Important things for travel prep, like travel insurance?
For travel prep I am going to say you have a few must need, or need to know items.
These include but are not limited to:
Travel insurance – we use World Nomads. Fun fact, we were exempt from needing insurance in 2018 because we were out of the country for the months that we did not have insurance. So, that was winning. Travel insurance does not count as normal medical insurance. Know that.
World nomads has a few options, we went with the highest option just to be safe. We were traveling with a drone, camera, lenses, two laptops and some valuables that we felt were worth having coverage for. Nate’s wallet was stolen in our first location, Santiago, Chile, and we filed a claim and received $83 I believe it was. Yes, that was stressful, but it was nice to know that when we rented a vehicle, like in Europe for four weeks, we knew we had coverage. They also provide hotlines that you can contact in case of emergency or sickness that will lead you in the direction of English speaking doctors and facilities. Insurance is always for the peace of mind, right? Rarely need it, but sleep a little easier knowing you have it.
Next would be two V’s of international travel – vaccinations and Visas.
Vaccinations – You can look up what vaccinations are required and then suggested for the countries you are planning to visit on the cdc website. Then find a travel clinic near you or simply call your doctors office and they will lead you where you need to go, because it is likely that they do not provide these vaccinations.
Visas – The Miller’s had a rough go with visas on our first trip around the world. We misunderstood the rules for the European 90 day tourist visa and overstayed by 23 days. That was fun – I’ve mentioned it before, but we drove, took buses and had flights through 14 European countries so our passports looked like a hot mess and we were not asked about any of it or our timeline until we flew from Poland to Singapore. Plan was to finally leave Europe from the Helinski Airport in Finland. We had a 45 minute transfer and they held us at customs. We were clueless. Long story short, we thought Scotland broke up our 90 days and then restarted a new 90 days when we entered back into the European Union. But the rule is 90 days WITHIN 180 days. And we def stayed for four months in Europe. Oops. Because we weren’t coming back anytime soon, they gave us the stamp, let us go, and we sprinted to our gate.
When traveling from Philippines to Vietnam, waiting to board our plane, we were informed we needed a visa for Vietnam. Somehow in our planning we just didn’t see this. So, having lodging booked and an itinerary we needed to try and stick to, we hopped on the computer, missed our flight, expedited visas, booked a new flight for the next day and got a hotel room near the airport. It was a rush. But it all worked out. Just a few hundred dollars later.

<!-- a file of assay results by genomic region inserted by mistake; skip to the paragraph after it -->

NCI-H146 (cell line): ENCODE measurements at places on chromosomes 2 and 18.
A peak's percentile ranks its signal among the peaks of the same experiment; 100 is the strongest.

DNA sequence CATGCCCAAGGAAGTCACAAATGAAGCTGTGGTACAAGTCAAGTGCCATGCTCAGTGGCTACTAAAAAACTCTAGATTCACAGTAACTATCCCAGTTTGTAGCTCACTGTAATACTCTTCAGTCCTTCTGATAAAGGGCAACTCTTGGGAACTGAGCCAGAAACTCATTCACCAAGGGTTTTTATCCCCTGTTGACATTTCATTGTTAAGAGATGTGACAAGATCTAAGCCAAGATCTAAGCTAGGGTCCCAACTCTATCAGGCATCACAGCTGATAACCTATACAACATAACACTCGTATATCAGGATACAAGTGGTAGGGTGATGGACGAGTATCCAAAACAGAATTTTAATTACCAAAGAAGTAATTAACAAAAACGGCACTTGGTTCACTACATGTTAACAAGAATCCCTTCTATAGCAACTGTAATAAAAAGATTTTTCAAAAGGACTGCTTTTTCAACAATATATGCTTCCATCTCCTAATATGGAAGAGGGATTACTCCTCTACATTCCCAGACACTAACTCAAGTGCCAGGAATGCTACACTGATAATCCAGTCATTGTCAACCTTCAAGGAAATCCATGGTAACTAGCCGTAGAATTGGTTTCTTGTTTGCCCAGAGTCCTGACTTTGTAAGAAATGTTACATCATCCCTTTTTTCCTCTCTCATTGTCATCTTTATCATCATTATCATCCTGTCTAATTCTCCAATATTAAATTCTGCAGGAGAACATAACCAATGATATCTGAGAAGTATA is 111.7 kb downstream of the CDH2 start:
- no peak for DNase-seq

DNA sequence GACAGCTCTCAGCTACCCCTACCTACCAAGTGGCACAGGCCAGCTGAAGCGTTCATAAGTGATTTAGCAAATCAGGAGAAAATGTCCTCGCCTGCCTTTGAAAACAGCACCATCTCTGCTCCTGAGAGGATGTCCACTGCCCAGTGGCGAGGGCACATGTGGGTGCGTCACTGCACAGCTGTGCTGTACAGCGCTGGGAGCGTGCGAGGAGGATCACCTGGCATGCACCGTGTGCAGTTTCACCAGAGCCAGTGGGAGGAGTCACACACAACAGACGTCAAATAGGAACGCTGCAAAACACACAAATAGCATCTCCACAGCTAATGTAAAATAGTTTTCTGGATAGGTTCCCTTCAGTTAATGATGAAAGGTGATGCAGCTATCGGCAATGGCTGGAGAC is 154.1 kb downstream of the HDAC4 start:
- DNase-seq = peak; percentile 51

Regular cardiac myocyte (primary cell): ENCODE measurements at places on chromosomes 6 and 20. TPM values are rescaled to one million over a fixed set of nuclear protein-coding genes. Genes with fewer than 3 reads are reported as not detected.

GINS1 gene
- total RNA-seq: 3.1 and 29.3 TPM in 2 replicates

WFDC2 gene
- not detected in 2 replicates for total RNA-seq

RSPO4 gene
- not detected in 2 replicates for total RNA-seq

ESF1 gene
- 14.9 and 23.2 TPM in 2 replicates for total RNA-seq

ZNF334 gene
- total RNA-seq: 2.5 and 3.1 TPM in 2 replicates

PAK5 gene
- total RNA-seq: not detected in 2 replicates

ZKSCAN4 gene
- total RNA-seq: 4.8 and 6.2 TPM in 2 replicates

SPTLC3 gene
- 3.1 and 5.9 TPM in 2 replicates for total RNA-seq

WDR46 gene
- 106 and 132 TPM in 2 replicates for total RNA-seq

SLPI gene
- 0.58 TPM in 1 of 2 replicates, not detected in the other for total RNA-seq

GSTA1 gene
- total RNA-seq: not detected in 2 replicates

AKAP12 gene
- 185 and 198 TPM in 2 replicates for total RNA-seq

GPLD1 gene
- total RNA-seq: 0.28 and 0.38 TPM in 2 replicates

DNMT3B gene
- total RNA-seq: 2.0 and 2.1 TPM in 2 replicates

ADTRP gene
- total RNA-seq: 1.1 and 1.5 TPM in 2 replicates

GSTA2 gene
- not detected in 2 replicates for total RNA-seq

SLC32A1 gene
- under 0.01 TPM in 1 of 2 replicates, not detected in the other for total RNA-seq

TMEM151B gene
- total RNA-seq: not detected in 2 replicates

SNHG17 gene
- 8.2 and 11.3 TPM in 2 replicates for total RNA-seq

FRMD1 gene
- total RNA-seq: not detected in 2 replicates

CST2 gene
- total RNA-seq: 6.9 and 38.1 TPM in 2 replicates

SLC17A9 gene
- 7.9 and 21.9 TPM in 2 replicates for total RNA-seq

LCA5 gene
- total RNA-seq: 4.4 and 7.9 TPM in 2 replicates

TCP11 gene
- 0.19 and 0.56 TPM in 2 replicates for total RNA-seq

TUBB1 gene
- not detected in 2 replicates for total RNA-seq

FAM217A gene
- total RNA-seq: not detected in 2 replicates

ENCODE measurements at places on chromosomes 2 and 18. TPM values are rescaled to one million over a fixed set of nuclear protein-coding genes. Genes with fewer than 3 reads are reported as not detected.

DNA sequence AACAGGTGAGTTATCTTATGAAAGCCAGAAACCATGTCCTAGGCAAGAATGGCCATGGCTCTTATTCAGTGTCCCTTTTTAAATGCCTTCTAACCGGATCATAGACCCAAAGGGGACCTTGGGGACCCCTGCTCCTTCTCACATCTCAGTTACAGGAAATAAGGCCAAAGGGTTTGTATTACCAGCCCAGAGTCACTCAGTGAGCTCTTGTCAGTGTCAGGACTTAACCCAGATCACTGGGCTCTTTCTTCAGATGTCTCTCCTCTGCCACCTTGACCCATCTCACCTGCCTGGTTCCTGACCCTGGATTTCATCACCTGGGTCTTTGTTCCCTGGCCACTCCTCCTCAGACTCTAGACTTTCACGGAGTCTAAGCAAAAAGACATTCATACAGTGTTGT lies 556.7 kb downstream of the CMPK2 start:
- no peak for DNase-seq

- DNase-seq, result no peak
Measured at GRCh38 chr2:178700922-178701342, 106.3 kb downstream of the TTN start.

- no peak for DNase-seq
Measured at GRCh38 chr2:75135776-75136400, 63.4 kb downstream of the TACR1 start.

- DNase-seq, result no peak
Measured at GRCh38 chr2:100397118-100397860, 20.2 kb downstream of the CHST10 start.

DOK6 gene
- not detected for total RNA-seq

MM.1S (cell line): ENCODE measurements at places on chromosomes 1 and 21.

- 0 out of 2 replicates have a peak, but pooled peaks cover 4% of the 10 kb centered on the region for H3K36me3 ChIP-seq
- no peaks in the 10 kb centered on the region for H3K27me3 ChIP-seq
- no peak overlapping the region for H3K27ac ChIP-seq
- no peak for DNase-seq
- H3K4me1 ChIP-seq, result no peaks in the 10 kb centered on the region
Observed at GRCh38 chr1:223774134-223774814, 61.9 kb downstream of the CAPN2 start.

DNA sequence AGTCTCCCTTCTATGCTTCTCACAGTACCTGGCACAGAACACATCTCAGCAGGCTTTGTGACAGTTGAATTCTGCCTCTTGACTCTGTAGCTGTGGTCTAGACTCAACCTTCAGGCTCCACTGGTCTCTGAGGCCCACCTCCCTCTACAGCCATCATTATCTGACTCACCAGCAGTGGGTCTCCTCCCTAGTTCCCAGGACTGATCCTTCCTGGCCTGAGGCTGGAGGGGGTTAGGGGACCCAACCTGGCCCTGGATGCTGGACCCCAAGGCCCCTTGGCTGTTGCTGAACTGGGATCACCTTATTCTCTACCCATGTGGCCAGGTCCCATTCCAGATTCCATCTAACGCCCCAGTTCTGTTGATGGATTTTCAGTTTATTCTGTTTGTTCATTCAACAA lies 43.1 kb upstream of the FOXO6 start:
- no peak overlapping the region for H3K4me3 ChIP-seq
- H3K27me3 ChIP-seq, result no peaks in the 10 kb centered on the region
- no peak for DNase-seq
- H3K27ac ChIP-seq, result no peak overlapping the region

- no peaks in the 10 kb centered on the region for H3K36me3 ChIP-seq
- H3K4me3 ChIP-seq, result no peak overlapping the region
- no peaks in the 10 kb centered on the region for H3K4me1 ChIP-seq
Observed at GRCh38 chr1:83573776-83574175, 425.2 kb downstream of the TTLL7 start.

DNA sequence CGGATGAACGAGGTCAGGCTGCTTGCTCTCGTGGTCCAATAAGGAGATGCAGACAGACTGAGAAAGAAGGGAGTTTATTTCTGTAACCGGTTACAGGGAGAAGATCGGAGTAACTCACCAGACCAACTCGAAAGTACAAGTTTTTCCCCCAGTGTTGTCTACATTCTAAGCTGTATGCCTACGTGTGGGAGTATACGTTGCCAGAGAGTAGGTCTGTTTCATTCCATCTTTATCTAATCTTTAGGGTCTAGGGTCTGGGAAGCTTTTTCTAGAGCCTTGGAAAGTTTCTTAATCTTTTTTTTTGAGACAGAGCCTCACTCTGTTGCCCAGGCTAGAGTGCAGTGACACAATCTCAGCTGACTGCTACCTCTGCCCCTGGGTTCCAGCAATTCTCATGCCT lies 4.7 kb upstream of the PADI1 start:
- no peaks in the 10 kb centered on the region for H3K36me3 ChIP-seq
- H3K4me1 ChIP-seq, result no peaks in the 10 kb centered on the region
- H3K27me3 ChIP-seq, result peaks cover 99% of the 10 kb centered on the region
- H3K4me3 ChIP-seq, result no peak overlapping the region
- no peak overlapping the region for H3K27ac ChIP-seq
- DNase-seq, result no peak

Just do a google search fam. “do US citizens need a visa for _____” (enter desired country).
From there it can be tricky or super easy depending on the country. Some countries are visa upon arrival, other require more info + passport and a photo to be emailed etc. Just depends. Which is why I say the two V’s need to be addressed early on in your planning, VACCINATIONS AND VISAS.
Beyond insurance and the two v’s I would suggest having a credit card that will benefit you while traveling long term overseas. You don’t want to deal with foreign transaction fees or your bank blocking your card because you’re in Bangladesh. Plus you get all the points if you use a credit card.
We did annoying amounts of research before we left on round 1 and we love the Chase Sapphire. This also gave us the option of tacking on the Priority Pass which gets us into nearly all international lounges. Which fam….I cannot tell you how much lounges have changed my life. You think I am joking. Do you know how ABSOLUTELY amazing it is to get off the plane or arrive four hours early to the airport and go directly to a lounge with free food, drinks – yes, alcohol is included in that, comfy chairs, private seating areas, and good wifi? It’s the best thing ever. Especially in comparison to buying overpriced airport food, sitting in intensely uncomfortable airport seating with who knows how many other people? If you travel internationally, you NEED a priority pass.
We then use points earned on the credit card to get flights or hotels, whichever suits what we need.
Get your vaccinations, visas, insurance and a credit card.
Moving on to the next question. I am combining these questions because they can go hand-in-hand.
Cost breakdowns and planning tips?
How do you plan? Any website recommendations?
How to find the best deals on places to stay?
How to find cheap flights?
So, cost breakdown is hard because this COMPLETELY DEPENDS ON YOU. But I would say for 2 people, $50-60k per year is a good average. You could do it in less and you could CERTAINLY do it in more. We met a family along the way who was likely spending $20k+ a month just on lodging.